We believe this is the first study that has systematically appraised the methodological conduct and reporting of studies evaluating the performance of multivariable prediction models (diagnostic and prognostic). Evaluating the performance of a prediction model in datasets not used in the derivation of the prediction model (external validation) is an invaluable and crucial step in the introduction of a new prediction model before it should be considered for routine clinical practice [12, 13, 26, 35]. External or independent evaluation is predicated on the full reporting of the prediction model in the article describing its development, including reporting eligibility criteria (i.e. ranges of continuous predictors, such as age). A good example of a prediction model that has been inadequately reported, making evaluations by independent investigators impossible [36, 37], yet appears in numerous clinical guidelines [4, 38] is the FRAX model for predicting the risk of osteoporotic fracture .
We assessed the methodological conduct and reporting of studies published in the 119 core clinical journals listed in Abridged Index Medicus. Our review identified that 40% of external validation studies were reported in the same article that described the development of the prediction model. Of the 60% of articles that were solely evaluating the performance of an existing published prediction model, 40% were conducted by authors involved in the development of the model. Whilst evaluating one’s own prediction model is a useful first step, this is less desirable then an independent evaluation conducted by authors not involved in its development. Authors evaluating the performance of their own model are naturally likely to err on being overly optimistic in interpreting results or selective reporting (possibly selectively choosing to publish external validation from datasets with good performance and omitting any poorly performing data).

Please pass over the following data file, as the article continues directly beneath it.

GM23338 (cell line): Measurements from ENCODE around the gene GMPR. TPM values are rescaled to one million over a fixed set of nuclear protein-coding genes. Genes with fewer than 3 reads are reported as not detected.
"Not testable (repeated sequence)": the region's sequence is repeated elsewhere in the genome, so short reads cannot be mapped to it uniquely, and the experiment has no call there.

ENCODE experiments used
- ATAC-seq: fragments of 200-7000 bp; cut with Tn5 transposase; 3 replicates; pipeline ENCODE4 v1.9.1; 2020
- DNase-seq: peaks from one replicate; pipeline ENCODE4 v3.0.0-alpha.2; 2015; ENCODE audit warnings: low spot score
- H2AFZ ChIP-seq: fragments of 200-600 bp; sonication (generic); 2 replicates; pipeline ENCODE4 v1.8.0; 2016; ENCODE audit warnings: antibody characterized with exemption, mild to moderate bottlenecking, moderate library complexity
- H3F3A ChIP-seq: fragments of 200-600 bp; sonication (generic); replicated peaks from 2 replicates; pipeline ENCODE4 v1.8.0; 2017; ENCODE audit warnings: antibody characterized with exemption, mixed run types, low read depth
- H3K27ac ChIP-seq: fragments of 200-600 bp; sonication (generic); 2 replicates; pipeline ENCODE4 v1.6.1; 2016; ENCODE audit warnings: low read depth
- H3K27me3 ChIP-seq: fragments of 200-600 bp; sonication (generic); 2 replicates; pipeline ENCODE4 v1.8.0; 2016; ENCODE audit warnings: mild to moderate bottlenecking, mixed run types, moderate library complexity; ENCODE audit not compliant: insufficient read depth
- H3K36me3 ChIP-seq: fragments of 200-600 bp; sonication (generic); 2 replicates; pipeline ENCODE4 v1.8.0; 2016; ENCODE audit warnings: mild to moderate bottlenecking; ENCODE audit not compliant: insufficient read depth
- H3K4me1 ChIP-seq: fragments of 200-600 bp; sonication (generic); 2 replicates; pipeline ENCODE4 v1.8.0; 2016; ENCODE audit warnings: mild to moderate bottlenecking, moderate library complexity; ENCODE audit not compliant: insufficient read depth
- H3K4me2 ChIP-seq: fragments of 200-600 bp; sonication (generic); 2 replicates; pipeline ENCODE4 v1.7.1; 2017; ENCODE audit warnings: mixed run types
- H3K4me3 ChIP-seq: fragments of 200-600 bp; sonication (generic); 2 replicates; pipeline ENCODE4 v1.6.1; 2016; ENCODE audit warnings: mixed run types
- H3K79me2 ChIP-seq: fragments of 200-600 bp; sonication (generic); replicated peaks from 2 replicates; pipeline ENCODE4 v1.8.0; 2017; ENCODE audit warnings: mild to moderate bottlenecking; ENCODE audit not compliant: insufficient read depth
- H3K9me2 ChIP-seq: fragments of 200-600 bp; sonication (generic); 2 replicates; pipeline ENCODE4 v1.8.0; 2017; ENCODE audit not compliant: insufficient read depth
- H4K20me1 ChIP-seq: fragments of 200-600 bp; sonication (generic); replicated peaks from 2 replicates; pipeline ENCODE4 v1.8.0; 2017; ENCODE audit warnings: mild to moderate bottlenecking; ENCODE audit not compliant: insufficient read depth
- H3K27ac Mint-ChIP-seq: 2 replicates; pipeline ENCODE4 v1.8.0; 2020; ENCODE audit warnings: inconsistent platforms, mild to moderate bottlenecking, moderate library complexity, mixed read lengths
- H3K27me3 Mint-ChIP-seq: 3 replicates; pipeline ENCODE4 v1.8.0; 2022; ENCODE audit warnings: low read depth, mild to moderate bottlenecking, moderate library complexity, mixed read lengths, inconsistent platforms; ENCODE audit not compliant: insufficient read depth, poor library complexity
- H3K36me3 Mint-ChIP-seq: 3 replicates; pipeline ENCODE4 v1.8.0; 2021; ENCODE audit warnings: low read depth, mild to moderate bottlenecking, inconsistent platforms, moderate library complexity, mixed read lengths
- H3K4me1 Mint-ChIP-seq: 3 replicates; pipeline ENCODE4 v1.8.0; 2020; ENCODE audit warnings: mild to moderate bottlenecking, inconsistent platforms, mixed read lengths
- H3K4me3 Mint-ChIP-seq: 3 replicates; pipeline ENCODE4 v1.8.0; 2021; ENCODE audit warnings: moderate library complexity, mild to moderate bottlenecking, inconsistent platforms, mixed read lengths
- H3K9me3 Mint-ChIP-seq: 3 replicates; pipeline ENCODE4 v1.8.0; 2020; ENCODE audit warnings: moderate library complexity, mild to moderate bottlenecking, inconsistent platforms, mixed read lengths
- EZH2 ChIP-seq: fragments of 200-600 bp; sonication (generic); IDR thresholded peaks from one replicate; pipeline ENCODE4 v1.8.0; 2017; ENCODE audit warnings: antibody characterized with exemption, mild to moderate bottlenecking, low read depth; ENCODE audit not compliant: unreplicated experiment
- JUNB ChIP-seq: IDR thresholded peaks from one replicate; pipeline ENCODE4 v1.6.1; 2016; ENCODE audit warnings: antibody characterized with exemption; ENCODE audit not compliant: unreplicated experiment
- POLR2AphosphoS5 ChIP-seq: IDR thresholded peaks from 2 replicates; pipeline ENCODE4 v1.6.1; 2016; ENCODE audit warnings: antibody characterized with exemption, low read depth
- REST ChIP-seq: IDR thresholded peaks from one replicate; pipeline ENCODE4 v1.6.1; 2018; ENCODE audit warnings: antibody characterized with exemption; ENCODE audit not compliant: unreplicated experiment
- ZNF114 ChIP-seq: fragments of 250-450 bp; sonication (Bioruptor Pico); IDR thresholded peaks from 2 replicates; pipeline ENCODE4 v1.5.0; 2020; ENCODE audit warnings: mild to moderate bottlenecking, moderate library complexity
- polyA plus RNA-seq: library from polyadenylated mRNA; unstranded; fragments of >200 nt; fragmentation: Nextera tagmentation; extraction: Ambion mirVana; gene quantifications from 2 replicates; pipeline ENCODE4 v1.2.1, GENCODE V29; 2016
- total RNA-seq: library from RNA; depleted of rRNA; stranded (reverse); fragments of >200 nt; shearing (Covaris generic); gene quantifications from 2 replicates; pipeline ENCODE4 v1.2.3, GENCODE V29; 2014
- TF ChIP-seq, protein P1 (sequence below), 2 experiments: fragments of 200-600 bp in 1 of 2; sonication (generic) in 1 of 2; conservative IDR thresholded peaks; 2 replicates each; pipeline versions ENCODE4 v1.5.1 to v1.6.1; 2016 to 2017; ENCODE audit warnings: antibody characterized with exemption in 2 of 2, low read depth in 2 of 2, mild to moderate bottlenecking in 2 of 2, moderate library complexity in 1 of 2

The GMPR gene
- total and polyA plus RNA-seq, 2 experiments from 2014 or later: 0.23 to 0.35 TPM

The quality of reporting in external validation studies included in this review was unsurprisingly, very poor. Important details needed to objectively judge the quality of the study were generally inadequately reported or not reported at all. Little attention was given to sample size. Whilst formal sample size calculations for external validation studies are not necessary, there was little acknowledgement that the number of events is the effective sample size; 46% of datasets had fewer than 100 events, which is indicated, though from a single simulation study, as a minimum effective sample size for external validation . Around half of the studies made no explicit mention of missing data. The majority (64%) of studies were assumed to have conducted complete-case analyses to handle missing values, despite methodological guidance to do the contrary [40–44]. Multiple imputation was conducted and reported in very few studies and the amount and reasons for any missing data were poorly described. The analyses of many of these studies were often confusingly reported and conducted, with numerous unclear and unnecessary analyses done as well as key analyses (e.g. calibration) not carried out. Some aspects identified in this review are not specific to prediction modelling studies (e.g. sample size, study design, dates), it is therefore disappointing that key basic details on study are also often poorly reported.